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What is Prescription Drug Abuse

What is prescription drug abuse?The statistics on teen pain killer abuse are surprising. What types of prescription drugs are abused by teens? Read this article to find out about prevention, effects, and treatment of teen prescription drug abuse.


Basically, anytime a prescription drug is used for non-medical purposes it's considered to be abuse. When used correctly in accordance with doctor's directions, these drugs are beneficial to us. If prescription drugs are abused, these drugs can cause a wide array of problems. These types of prescription drugs alter brain activity and can cause both addiction and physical dependence among other things.

Prescription drug abuse has been on a steady incline in the United States. According to a 2004 study done by SAMHSA, roughly 6.1% of young adults ages 18-25 were currently using prescription medications non-medically. Their 2004 study also showed that "an estimated 2.8 million persons used psychotherapeutics nonmedically for the first time within the past year. The numbers of new users of psychotherapeutics in 2004 were 2.4 million for pain relievers, 1.2 million for tranquilizers, 793,000 for stimulants, and 240,000 for sedatives."(1)

Because prescription drugs are legal, people tend to think that the risks associated with prescription drugs are not as great. This misconception is one of the leading reasons for the increase in prescription drug abuse.

Types of Prescription Drugs Abused by Teens 

Generally, prescription drug abuse falls into three categories.

  • Opioids - These drugs are normally used for pain relief by changing the way our brains perceive pain. These pain killer drugs may include OxyContin (most widely abused), Darvon, Vicodin, Demerol, Lomotil, and Morphine
  • CNS (Central Nervous System) Depressants - Indicative of their name, depressants slow down normal brain function. These are used to treat such things as anxiety and sleep disorders. Drugs may include Nembutal, Xanax and Valium.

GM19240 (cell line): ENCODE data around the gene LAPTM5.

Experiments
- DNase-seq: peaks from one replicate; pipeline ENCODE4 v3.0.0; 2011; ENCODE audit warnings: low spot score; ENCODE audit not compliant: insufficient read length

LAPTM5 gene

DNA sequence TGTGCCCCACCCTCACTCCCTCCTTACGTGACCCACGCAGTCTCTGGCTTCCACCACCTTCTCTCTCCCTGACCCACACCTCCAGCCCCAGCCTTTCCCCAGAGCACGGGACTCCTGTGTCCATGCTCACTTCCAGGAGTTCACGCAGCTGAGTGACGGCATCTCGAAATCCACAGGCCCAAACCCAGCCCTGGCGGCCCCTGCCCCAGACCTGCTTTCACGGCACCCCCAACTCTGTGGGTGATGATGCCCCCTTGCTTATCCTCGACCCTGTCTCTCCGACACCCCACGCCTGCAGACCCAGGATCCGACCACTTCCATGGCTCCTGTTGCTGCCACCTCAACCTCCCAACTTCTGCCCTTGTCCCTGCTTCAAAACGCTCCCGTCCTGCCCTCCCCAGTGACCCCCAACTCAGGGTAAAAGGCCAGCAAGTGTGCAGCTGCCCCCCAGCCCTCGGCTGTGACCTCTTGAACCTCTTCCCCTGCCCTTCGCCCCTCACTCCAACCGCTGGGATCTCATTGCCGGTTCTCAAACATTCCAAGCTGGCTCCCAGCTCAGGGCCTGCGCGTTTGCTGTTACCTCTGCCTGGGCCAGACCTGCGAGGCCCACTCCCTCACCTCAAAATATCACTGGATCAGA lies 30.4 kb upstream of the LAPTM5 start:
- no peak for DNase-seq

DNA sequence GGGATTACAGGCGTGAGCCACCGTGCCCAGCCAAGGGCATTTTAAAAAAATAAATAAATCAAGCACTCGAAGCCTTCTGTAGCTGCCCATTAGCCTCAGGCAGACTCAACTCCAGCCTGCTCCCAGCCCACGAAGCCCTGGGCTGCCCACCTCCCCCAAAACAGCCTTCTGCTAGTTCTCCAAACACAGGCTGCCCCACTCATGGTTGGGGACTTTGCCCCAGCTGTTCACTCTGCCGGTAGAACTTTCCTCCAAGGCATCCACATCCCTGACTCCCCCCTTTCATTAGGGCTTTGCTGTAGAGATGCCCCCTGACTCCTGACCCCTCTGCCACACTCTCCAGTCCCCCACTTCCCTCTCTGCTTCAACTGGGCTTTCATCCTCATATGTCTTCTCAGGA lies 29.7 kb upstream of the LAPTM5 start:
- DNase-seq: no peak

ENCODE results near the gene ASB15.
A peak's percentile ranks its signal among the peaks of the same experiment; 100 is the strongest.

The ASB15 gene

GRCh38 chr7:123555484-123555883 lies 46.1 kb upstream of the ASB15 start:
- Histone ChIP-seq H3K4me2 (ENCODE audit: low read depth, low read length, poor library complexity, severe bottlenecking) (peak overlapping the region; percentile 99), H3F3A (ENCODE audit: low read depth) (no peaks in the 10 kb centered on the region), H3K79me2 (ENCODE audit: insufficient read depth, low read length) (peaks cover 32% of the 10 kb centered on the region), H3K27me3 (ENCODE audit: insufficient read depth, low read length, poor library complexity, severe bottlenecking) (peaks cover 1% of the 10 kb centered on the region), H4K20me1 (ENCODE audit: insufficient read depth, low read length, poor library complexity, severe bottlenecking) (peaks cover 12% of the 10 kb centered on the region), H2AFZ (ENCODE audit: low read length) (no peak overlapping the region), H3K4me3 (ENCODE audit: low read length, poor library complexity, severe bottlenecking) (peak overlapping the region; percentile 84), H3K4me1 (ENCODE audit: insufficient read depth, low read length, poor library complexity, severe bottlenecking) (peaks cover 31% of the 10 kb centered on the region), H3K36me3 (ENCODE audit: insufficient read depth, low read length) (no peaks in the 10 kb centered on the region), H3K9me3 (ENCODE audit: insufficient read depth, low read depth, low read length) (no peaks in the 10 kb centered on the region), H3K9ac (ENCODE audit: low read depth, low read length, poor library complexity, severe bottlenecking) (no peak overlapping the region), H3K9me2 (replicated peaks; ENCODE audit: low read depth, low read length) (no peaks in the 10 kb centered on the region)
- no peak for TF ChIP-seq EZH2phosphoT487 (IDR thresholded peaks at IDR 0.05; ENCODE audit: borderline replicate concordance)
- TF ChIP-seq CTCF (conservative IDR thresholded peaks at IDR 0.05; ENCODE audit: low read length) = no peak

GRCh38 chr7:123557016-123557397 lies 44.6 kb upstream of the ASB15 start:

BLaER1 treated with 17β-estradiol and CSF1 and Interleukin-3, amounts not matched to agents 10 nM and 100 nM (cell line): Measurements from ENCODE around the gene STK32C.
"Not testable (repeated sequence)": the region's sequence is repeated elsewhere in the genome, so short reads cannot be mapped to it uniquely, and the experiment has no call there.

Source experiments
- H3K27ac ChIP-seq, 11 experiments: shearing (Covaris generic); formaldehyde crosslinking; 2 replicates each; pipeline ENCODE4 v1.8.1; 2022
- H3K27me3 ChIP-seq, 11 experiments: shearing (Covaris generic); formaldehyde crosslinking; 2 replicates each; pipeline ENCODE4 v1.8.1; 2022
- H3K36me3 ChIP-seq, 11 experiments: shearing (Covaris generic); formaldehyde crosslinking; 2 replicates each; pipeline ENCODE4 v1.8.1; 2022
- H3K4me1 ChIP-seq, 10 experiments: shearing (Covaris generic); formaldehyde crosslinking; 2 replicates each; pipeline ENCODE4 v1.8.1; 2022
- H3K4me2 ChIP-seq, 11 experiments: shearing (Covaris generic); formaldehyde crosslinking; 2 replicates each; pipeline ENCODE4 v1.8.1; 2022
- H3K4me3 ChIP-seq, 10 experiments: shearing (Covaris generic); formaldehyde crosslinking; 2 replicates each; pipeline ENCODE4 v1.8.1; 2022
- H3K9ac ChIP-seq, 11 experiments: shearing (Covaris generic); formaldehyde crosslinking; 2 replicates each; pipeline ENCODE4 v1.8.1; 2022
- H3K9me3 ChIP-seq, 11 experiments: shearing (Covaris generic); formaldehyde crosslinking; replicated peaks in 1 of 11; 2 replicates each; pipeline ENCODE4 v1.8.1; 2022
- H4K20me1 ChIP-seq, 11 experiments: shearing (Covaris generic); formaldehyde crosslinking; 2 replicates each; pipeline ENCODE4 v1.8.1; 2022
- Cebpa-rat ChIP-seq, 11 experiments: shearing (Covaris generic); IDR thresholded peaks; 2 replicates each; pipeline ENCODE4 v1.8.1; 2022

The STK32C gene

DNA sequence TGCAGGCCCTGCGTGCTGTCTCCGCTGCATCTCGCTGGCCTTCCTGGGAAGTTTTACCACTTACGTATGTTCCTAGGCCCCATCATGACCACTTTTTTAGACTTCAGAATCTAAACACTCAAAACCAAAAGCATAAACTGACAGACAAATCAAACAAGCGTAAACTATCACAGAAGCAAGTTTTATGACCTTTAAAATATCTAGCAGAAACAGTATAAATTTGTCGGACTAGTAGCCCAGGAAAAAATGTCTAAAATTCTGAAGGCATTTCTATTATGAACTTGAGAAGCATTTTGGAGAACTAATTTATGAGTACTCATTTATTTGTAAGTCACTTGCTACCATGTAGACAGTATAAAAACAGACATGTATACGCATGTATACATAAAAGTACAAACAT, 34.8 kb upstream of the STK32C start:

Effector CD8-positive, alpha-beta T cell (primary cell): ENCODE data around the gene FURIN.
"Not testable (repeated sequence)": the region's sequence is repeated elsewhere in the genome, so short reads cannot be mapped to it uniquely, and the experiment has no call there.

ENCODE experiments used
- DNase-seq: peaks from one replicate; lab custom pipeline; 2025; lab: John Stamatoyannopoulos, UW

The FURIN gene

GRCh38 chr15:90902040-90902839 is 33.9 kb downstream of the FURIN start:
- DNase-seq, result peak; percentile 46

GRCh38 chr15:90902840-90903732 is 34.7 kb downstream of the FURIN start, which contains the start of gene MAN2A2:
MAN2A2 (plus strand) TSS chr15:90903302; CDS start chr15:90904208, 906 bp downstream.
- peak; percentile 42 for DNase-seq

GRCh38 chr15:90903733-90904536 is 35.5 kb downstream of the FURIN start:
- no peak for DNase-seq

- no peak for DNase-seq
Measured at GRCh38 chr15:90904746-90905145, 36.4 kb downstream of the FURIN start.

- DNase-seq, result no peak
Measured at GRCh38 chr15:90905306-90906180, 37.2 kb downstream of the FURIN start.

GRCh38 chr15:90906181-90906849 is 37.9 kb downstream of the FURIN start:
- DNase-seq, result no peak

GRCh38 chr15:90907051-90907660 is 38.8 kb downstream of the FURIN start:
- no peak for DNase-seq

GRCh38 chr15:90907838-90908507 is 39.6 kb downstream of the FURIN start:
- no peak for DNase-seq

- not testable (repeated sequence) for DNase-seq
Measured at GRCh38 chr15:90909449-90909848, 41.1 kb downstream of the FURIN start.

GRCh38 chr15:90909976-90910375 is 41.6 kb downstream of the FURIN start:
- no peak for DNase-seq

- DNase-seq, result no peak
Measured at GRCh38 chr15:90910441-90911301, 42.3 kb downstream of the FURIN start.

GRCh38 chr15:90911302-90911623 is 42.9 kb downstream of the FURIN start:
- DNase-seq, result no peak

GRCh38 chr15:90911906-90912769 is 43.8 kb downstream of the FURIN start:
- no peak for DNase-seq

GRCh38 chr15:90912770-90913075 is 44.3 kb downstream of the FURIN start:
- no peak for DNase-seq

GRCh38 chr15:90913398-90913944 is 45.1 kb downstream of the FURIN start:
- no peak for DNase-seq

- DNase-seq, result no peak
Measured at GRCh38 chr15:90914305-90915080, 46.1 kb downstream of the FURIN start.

•  Stimulants - Stimulants increase our energy and alertness along with our heart beat and respiration. Traditionally, they are used to treat ADHD, narcolepsy and occasionally, depression. Some common types are Dexedrine and Ritalin.

Effects of Teen Prescription Drug Abuse

Effects vary depending upon the type of prescription drug abused.

  • Addiction - uncontrolled, compulsive use of the drug. 
  • Physical dependence - the body becomes used to having it in it's system and depends on it to function. 
  • Drug tolerance - As the body becomes used to having the drug in it's system, it will end up needing more of the drug to have an effect. 
  • Drug interactions - Occurs when taken together with substances such as alcohol or other types of drugs. These interactions can be fatal.
  • Withdrawal - When the body becomes physically dependent on the drug, it will go into a state of withdrawal if suddenly stopped or the amount is reduced significantly. Withdrawal symptoms (ex. nausea, depression, sleep disorders, diarrhea, sweating, anxiety, seizures, respiratory failure) range in severity and can even be life-threatening. For this reason, withdrawal should be supervised by a medical professional to help reduce/control these effects as much as possible. 
  • Respiratory depression - Can cause death if severe (opioids)
  • Impaired balance (depressants) 
  • Impaired memory (depressants) 
  • Increase in body temperature (stimulants) 
  • Irregular heartbeat (stimulants) 
  • Paranoia (stimulants)

Treatment for Teen Prescription Drug Abuse

If you suspect your teen may be abusing prescription drugs, there are two main types of treatment that are widely used. Talk to the appropriate healthcare professional about which course of treatment is best for the particular type of drug abused.

  • Behavioral treatment - may involve individual, group or family counseling to try to correct the behaviors that lead to abuse. Behavior modification schools, residential treatment centers or specialty boarding schools work with teens on issues such as  prescription drugs abuse.
  • Medical treatment - usually used in conjunction with behavioral therapy and uses other medicines to curb the drug abuse.

Prevention of Teen Prescription Drug Abuse

Most importantly, we as parents need to be aware and keep all prescription drugs out of reach of our teens. A large amount of responsibility also falls on both the physicians and pharmacists of the teens. If a teen comes in to get a prescription for any of these medications, the doctor should get a full past history from the teen and his/her parent. They need to be aware and look out for any signs of the teen's prior drug abuse/treatment. Pharmacists need to keep an eye out for teens who are requesting large amounts of a particular prescription drug or who needs many refills. These should be clues that prescription drug abuse may exist.

Ultimately though, it is the responsibility of the teen to respect these drugs and use them only as medically necessary.


1. nida.nih.gov/drugpages/prescription.html
2. drugabusestatistics.samhsa.gov

Related Article: Drug Use Effects - Teen Drug Abuse >>

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